The Version 1.0 XSD schemas are a minor modification of the patched XSD schemas of Version 0.91, which follow the tree-based modularization approach. A procedure for validation against the XSD schemas is described in Appendix 3.

The Relax NG schemas are a new component of the Version 1.0 release, and are intended to replace the hand-written XSD schemas in future releases. The Relax NG schemas are available for two serializations, "normal" and "relaxed", and follow a lattice-based modularization (RuleML in Relax NG). The relaxed-form serialization is permissive relative to the grammar given in the Content Models document, i. e. every Version 1.0 instance that is valid with respect to the Content Models document will validate against the relaxed serialization Relax NG schemas. The normal serialization Relax NG schemas validate instances in the normal form, which is described in the Normalizer section. Procedures for validation against the Relax NG schemas is described in Appendix 5.

While the DTD[1] schemas of RuleML have been provided up to and including RuleML 0.85[2] (see archive), for versions later than RuleML 0.85, conversion tools (such as XMLSpy[3] and oXygen[4]) are recommended for obtaining DTDs from the newer RuleML schemas in XSD or Relax NG.

1 Overview

An introduction to RuleML is given in our Primer. Also, the paper Overarching discusses the upper layer of the RuleML hierarchy of rules. In that terminology, the system of RuleML languages presented here covers derivation rules, which includes Horn Logic, and part of deliberation rules, in particular, First-Order Logic (FOL) with equality and negation-as-failure.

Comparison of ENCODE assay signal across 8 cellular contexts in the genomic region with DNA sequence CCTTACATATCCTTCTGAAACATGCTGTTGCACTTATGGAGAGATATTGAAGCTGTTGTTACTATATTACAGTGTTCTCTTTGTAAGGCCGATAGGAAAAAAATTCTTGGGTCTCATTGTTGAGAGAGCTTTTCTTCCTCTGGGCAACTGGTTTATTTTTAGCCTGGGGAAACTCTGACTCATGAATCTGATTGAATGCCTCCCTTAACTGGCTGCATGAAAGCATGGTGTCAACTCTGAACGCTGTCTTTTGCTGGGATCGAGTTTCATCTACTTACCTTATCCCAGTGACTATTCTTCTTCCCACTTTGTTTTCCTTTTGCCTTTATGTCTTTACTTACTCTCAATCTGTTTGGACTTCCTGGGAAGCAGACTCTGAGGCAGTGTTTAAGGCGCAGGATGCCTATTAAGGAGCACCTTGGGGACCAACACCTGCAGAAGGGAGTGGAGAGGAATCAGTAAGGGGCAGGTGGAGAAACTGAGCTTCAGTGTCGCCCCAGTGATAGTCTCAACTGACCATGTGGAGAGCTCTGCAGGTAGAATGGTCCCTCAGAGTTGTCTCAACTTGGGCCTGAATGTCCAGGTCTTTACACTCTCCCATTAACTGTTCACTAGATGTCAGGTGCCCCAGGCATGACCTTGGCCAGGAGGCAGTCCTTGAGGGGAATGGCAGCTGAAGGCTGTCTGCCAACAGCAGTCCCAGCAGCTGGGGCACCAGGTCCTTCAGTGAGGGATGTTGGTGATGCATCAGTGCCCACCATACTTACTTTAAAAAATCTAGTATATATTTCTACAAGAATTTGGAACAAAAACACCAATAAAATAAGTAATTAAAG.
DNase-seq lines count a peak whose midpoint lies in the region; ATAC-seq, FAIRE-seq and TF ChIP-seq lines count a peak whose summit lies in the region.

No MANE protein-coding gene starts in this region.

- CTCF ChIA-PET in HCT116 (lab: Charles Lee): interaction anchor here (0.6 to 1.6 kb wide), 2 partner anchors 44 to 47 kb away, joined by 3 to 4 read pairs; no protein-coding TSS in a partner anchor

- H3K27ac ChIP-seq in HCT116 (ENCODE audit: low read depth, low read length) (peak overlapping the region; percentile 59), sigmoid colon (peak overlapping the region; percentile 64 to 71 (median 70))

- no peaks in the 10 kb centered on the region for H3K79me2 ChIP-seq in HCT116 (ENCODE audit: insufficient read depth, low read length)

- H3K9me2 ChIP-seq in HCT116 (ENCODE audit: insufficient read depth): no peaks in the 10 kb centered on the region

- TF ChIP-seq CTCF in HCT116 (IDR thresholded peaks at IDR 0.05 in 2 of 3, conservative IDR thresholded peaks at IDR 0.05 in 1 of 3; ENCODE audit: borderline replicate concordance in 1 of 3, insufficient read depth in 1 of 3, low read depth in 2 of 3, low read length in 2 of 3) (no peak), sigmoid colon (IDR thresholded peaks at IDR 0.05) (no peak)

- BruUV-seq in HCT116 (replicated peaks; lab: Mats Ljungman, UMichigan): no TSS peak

This is because we think it is important to start with a subset of simple rules (derivation rules), test and refine our principal strategy using these, and then proceed to more general categories of rules in the hierarchy (deliberation rules), as well as to other kinds of rules (reaction rules).

A comprehensive Glossary accompanies this specification.

The grammar of Version 1.0 is partially described in the Content Models document, where the content model of each individual element is compared across the named sublanguages, as specified within the XSD Schemas. The RuleML grammar is also partially described by the Relax NG Schemas.

Below is a summary of the changes in Version 1.0:

  • The terminology "Type" and "role" (when referring to XML tags or elements) has been changed to "Node" and "edge".
  • Schematron dependency has been reduced (as comments in the XSD schema code)
  • Edge elements <head> and <body>, replaced with <then> and <if>, respectively
  • Edge elements <lhs> and <rhs>, replaced with <left> and <right>, respectively
  • Node elements <Hterm> and <Con>, replaced with <Uniterm> and <Const> respectively
  • The attribute @in ="no|semi|yes" with respective values, replaced with @per ="copy|open|value"
  • The attribute @uri, for URIs, replaced with @iri, for IRIs
  • A new edge element <act> introduced as optional wrapper of all performatives (e.g. <Assert>) in the <RuleML> element
  • A new edge element <meta> is introduced as a non-skippable wrapper of a formula expressing meta-knowledge, allowed zero or more times in the header of non-leaf Node elements.
  • A new attribute @node is introduced as an optional IRI identifier of a Node element, useful for referencing the element in external meta-knowledge.
  • The edge element <oid> is no longer allowed on all non-leaf Node elements, but is restricted to <Atom> and <Expr>, for use as an identifier for the object of slotted atoms and expressions.
  • The attributes @xml:base and @xml:id are allowed on all elements.
  • Additional freedom in element order with partial stripe-skipping (see Overarching for an explanation of stripe-skipping and element order in RuleML) has been introduced in the "relaxed-form serialization", as specified in the Relax NG schemas.